By Danielle Pope

When your kitchen cabinetry starts to illicit sighs of discontent over chipped wood, squeaky doors and worn paint, it’s time to look at a makeover.

Given the plethora of options crowding the design catalogues, we’ve narrowed down the latest in cabinet trends, styles, materials and colour options to get you on your way to a creative solution that’s one part intuition, one part expert advice and a generous dash of fun.


This Jason Good Custom Cabinets kitchen features Shaker cabinets and panel moulding finished with a painted lacquer in antique white.

A Question of Style
Erik Larsen of the Larsen Group has an exhaustive understanding of style when it comes to Victoria’s kitchens. For three generations, he, his father and his grandfather have worked with an elite team of the region’s master tradesmen to create custom kitchen cabinetry. Larsen says the most important element of style comes through quality, which is sometimes found in places you don’t see. Choosing materials, joinery and woods that last affects the longevity of your kitchen.

“With specialty cabinetry, we spend a lot of time in the details,” Larsen says. “You see more woodwork along the sides, attention is given to the joinery, the boxes match the doors. Those are the details that show up long-term.”

When selecting materials, lifespan is just one consideration. Soft woods, like firs and pines, offer beautiful colours but wear quickly and loosen when the wood expands and contracts. Harder woods are ideal, and have a bevy of colour choices — think eastern maple, walnut, hickory, teak, paint-grade poplar, or mahogany with African tiger grain. While some woods lend themselves to shapely styles, colour is the deciding factor for most selections.

If a sleek look is what you’re after, Larsen doesn’t hesitate to recommend medium-density fibreboard (MDF). It has flexibility in its modern applications — either paint-grade or veneer wood grain — and is in high demand for many contemporary kitchens. But watch out for cheap knock-offs that offer the look without the quality.

If one-of-a-kind is your preference, you aren’t alone. Reclaimed lumber is one of the most popular trends Larsen is seeing right now in kitchens around Victoria.

Bob Ganner, designer at Harbour City Kitchens, says it’s important to detail the pros and cons of each material choice. Constructions made out of high-gloss PVC finish, for example, are easy to clean, but are highly susceptible to finger prints, grease marks and corrosive liquids. While they may not be the right choice for every kitchen, it all comes down to preference.

“The benefits are in the eye of the beholder, and everyone’s choice is different,” says Ganner, who has been in design and construction with Harbour City Kitchens for 13 years. “Sometimes, people fall in love with a kitchen that may not look like it truly belongs in their house. You have to consider design, resale value or if this is a part of other renovations.”


This custom kitchen, built in place by Ian Chapman of the Larsen Group, has poplar cabinets with raised panel doors, sprayed in a creme lacquer. Photo: Ian Chapman/Larsen Group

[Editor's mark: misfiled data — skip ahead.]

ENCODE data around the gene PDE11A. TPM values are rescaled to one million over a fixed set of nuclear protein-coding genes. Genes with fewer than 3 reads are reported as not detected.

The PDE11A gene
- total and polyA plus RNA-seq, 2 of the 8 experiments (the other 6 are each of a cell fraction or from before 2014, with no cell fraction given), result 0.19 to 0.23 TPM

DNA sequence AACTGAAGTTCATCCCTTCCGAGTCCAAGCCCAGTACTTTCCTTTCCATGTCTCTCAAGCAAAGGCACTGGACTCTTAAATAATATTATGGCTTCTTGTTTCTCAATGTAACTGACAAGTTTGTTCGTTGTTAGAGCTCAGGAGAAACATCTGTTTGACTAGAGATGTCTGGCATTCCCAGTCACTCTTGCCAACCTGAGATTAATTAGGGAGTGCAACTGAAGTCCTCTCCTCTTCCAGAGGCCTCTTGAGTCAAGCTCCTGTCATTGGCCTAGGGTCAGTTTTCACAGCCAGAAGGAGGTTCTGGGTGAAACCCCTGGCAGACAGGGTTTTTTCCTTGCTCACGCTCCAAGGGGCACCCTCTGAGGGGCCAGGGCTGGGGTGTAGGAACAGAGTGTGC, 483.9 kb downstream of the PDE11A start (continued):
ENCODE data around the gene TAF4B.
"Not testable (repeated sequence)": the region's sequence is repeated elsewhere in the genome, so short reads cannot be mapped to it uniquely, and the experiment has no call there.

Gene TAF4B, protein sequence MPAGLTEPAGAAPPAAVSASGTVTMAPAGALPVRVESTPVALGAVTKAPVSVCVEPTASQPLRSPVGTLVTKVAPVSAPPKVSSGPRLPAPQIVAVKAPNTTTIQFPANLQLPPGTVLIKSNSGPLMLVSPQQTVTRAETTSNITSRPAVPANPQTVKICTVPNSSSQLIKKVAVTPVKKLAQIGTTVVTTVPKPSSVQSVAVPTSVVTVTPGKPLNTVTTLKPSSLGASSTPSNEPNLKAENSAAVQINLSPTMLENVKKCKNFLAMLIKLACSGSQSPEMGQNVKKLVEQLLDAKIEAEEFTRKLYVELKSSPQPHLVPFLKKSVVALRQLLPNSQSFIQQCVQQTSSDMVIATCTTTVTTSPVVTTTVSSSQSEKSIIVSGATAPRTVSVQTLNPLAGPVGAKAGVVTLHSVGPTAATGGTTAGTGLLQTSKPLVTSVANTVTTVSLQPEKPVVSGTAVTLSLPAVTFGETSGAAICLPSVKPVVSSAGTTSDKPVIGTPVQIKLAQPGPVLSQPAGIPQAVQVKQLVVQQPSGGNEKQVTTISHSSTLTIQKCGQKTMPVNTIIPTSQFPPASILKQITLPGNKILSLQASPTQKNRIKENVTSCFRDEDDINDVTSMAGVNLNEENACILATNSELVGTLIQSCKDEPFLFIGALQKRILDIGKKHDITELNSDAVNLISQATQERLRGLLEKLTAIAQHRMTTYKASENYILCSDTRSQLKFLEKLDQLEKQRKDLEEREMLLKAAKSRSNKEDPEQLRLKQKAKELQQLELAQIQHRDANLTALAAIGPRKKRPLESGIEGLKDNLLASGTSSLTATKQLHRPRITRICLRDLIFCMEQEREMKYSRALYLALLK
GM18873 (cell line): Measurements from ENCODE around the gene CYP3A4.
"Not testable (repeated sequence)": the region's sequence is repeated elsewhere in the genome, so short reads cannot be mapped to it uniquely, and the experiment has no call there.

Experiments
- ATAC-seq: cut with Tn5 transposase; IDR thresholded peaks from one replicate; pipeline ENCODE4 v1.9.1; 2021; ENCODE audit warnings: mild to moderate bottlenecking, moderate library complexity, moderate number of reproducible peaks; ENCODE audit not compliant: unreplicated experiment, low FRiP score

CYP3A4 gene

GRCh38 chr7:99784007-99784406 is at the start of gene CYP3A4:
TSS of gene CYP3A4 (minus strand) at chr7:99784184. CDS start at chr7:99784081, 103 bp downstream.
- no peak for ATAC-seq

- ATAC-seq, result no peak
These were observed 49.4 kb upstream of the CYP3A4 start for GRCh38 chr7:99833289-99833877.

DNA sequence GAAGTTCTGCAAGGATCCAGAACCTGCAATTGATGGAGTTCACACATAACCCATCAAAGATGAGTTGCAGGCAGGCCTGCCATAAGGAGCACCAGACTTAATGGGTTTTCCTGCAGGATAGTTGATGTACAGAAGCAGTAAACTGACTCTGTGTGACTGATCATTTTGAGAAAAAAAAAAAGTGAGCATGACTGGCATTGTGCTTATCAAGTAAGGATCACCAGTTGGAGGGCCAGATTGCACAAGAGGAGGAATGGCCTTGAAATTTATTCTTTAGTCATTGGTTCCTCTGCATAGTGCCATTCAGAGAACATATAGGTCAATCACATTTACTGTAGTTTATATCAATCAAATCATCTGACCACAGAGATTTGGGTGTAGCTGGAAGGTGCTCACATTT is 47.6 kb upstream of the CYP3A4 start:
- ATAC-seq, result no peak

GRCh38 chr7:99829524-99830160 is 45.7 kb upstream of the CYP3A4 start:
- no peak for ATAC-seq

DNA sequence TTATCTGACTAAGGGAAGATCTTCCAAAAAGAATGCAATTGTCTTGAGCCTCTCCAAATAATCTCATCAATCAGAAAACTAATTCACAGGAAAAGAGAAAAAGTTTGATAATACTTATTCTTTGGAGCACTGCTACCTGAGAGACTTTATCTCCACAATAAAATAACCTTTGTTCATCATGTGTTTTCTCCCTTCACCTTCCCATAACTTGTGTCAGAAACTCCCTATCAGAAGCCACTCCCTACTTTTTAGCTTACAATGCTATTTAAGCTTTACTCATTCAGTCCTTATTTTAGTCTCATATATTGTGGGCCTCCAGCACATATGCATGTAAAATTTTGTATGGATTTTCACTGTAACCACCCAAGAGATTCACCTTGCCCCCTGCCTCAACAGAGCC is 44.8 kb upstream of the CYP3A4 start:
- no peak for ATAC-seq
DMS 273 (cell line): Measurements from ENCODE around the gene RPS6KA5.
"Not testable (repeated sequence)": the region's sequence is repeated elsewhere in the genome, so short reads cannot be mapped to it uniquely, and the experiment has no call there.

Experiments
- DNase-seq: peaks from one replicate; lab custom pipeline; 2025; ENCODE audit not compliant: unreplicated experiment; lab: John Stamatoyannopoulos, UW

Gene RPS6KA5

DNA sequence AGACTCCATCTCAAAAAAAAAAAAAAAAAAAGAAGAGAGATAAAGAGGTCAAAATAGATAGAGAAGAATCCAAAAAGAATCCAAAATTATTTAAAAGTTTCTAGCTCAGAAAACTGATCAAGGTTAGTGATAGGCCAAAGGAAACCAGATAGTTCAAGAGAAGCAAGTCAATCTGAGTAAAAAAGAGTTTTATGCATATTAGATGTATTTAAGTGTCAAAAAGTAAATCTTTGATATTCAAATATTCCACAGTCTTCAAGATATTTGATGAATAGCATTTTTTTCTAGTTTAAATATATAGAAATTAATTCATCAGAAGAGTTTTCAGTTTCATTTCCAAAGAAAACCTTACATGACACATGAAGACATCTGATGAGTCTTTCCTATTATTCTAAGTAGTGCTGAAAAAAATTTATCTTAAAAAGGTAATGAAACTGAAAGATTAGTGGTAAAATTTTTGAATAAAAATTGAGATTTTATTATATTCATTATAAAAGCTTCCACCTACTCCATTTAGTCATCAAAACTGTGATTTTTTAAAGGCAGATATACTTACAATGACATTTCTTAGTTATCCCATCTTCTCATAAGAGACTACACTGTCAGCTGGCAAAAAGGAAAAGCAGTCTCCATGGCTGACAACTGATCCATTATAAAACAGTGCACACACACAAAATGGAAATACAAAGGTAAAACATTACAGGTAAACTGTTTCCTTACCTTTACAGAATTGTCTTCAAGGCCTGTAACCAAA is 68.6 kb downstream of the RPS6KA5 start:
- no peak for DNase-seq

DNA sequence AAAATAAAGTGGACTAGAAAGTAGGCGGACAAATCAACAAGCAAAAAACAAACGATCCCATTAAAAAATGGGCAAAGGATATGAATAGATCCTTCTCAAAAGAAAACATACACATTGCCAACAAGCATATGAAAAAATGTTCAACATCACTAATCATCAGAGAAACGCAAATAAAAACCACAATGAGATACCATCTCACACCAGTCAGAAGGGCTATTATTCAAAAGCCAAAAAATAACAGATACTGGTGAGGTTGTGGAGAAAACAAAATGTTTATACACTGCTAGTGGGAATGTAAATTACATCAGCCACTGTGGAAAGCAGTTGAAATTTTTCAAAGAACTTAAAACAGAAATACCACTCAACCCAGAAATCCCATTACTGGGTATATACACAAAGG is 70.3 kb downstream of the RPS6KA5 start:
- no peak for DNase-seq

The contrasting island was built from natural cherry. The cabinetry features under-counter, in-cabinet and crown-up lighting. Photo: Ian Chapman/Larsen Group

Show Them the Door
Next style choice: the look of the doors. Shaker is the classic standby, with its clean lines, utility and versatility. Shaker doors have a four-piece frame around a single flat centre panel. Don’t be deceived by the simplicity: this style can shift from exquisite bevels to a bare panel prairie look.

You can add a few lines to your kitchen by selecting a plank, beaded or louvered-style door. The louver look mimics window shutters and offers the benefit of ventilation. Plank-style doors line up one panel atop the next horizontally, while beaded doors take the lines vertical and add a cottage feel. Keep in mind, extra details mean extra edges to clean.

Flat panel or glass doors will streamline your desires for a modern chic look, with minimalist details. These can turn art-deco or new age with the right hardware. Inset doors are another option. This style is costly due to its technical superiority — set inside, rather than outside, the cabinet frame, with exposed hinges — however, inset panels add modernity to any kitchen.

Fully customized cabinets pull from materials and styles of every variety, like shaker doors with corrugated metal panels, or inset distressed planks. The choice is all a matter of preference, says Larsen.

Shaker styles

Shaker Style: (left to right) Louvered-style doors allow for plenty of ventilation; Vertical beaded grooves give a cottage-like feel; Plank-style cabinets make for clean, simple lines.

What if you can’t decide? Jonathan Poppitt, owner and CEO of Thomas and Birch Cabinetry, says the key is to find one thing you love about your current house, and build on that.

“The choices can drive you crazy. I hear many clients saying, ‘How will I choose?’ and I encourage them to pick an item they love — maybe it’s a tea pot, a blanket, a plate — and use that as their clue,” he says. “A great designer will coach you through the process, but keep in mind this is a decision only you have to live with.”

The Right Shade for the Job
Since quality cabinetry should last upwards of 15 or 20 years, Poppitt says the timeless looks remain the most popular in Victoria. That means white — from antique and cloud to off-white and ivory.